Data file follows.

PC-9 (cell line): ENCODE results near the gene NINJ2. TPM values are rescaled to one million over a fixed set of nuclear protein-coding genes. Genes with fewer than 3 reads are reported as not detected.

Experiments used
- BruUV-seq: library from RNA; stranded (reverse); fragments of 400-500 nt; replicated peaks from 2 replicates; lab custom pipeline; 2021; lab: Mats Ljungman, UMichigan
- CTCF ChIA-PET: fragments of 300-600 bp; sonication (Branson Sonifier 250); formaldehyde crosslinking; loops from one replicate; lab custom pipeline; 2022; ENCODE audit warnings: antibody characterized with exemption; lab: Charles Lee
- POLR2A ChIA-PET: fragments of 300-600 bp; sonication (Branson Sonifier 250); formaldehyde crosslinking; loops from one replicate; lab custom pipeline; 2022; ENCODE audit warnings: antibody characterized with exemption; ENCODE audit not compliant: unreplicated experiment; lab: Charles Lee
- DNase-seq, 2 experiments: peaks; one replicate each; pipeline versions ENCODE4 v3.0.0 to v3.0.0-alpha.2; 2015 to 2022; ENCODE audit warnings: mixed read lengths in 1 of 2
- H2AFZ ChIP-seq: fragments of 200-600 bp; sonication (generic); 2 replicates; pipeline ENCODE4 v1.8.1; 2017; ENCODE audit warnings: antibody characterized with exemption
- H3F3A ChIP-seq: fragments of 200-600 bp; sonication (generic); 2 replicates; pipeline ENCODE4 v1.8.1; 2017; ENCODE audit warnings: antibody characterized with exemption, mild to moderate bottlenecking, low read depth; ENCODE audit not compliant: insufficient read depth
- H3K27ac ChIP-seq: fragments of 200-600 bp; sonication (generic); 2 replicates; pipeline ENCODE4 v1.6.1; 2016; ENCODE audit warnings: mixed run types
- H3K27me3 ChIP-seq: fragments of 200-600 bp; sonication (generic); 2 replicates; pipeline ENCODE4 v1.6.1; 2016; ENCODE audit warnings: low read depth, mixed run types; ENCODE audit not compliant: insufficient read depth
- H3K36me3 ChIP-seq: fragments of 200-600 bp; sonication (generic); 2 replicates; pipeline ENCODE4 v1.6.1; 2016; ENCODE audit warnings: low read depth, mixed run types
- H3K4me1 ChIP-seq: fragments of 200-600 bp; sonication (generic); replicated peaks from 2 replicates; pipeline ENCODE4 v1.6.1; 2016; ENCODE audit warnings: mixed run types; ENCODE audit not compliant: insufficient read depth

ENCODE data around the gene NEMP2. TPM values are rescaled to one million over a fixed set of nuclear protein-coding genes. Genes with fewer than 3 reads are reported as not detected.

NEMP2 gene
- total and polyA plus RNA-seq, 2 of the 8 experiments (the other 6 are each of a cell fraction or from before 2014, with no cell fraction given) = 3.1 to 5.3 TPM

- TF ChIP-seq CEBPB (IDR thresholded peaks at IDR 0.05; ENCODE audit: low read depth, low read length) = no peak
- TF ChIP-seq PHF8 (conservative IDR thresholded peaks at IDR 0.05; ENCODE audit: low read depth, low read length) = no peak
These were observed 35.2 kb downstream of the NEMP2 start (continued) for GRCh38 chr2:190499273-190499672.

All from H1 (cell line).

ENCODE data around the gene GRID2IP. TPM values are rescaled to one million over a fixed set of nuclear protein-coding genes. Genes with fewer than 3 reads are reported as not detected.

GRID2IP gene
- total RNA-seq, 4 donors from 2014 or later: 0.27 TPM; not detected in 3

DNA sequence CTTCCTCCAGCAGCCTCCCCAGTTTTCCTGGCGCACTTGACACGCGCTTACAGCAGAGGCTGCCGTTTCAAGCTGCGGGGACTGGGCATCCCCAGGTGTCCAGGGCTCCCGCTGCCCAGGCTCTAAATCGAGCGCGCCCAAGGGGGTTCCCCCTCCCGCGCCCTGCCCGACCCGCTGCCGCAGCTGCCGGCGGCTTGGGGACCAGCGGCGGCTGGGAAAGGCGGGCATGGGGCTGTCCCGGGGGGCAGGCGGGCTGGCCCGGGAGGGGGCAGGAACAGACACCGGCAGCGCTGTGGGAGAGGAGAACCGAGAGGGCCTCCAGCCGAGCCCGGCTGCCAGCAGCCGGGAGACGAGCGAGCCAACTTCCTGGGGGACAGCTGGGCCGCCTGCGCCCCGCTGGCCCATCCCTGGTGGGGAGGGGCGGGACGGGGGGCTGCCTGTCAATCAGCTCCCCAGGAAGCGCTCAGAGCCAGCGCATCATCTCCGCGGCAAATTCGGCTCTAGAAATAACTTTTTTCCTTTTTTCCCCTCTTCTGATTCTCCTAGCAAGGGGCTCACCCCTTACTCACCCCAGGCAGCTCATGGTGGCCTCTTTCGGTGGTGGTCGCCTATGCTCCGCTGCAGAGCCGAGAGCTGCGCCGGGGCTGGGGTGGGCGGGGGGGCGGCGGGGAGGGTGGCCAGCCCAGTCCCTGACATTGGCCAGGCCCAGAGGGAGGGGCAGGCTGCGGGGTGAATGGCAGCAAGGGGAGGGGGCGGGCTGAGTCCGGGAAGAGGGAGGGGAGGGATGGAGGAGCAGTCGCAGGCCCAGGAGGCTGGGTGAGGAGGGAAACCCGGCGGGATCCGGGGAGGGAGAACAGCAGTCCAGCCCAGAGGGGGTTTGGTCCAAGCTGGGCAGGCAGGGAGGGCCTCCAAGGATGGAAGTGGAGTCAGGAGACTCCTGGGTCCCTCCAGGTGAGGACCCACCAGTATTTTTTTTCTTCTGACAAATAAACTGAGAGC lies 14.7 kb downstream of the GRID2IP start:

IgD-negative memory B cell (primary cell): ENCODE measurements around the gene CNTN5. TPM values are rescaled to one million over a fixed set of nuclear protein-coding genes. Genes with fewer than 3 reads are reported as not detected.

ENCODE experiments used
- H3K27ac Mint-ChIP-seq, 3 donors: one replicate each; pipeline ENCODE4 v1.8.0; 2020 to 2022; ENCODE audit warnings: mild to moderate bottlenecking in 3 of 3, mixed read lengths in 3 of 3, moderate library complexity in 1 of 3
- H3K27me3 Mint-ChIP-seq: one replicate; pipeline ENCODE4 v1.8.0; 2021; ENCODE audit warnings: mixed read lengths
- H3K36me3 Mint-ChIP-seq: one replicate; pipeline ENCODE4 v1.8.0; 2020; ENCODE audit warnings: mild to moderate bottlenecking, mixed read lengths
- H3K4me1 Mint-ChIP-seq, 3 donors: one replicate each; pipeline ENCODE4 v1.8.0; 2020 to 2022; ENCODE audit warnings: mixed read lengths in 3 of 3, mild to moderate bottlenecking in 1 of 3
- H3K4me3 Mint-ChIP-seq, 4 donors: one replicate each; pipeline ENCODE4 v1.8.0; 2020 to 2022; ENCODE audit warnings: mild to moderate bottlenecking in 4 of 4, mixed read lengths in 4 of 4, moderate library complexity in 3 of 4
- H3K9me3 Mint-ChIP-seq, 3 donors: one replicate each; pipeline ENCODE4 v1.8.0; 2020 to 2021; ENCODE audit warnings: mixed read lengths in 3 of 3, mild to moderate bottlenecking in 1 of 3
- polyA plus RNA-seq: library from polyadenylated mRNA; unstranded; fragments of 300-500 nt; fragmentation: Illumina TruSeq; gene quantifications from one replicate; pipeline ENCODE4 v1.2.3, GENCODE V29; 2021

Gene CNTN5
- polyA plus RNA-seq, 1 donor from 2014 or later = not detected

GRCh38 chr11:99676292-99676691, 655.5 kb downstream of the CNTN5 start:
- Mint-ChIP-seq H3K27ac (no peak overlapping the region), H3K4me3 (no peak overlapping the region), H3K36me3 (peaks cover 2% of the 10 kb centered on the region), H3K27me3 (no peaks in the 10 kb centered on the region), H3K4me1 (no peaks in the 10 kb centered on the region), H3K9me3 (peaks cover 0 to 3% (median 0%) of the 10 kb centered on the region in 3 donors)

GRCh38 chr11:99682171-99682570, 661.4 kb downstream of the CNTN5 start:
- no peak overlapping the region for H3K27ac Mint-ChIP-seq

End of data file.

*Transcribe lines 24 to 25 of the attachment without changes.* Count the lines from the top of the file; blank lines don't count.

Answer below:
IgD-negative memory B cell (primary cell): ENCODE measurements around the gene CNTN5. TPM values are rescaled to one million over a fixed set of nuclear protein-coding genes. Genes with fewer than 3 reads are reported as not detected.

ENCODE experiments used